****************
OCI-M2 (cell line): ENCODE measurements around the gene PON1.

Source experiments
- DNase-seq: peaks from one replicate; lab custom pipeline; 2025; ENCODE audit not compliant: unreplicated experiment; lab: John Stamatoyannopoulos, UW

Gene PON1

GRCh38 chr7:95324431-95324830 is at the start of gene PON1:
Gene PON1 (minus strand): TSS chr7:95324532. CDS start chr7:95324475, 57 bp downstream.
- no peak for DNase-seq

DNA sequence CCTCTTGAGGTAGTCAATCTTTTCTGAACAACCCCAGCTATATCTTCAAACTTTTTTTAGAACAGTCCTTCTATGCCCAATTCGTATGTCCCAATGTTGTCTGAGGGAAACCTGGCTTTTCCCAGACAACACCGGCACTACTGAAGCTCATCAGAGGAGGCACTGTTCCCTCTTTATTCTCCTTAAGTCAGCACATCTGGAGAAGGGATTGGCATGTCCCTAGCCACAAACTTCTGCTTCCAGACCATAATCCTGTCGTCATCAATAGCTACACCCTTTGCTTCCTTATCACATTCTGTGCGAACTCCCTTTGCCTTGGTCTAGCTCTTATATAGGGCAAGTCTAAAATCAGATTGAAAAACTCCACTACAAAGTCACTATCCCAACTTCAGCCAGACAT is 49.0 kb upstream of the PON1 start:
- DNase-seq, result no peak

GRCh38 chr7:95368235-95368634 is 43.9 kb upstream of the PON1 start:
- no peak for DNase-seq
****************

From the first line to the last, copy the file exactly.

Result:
OCI-M2 (cell line): ENCODE measurements around the gene PON1.

Source experiments
- DNase-seq: peaks from one replicate; lab custom pipeline; 2025; ENCODE audit not compliant: unreplicated experiment; lab: John Stamatoyannopoulos, UW

Gene PON1

GRCh38 chr7:95324431-95324830 is at the start of gene PON1:
Gene PON1 (minus strand): TSS chr7:95324532. CDS start chr7:95324475, 57 bp downstream.
- no peak for DNase-seq

DNA sequence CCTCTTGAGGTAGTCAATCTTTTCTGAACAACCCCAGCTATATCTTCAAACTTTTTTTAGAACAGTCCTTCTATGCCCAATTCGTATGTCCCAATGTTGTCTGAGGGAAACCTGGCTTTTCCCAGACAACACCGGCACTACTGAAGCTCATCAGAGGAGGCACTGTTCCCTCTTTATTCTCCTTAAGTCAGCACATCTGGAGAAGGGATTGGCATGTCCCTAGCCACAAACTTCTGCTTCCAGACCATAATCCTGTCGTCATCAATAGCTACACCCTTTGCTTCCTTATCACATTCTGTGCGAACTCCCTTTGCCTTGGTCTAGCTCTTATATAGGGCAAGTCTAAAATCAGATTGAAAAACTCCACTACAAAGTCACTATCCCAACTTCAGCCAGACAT is 49.0 kb upstream of the PON1 start:
- DNase-seq, result no peak

GRCh38 chr7:95368235-95368634 is 43.9 kb upstream of the PON1 start:
- no peak for DNase-seq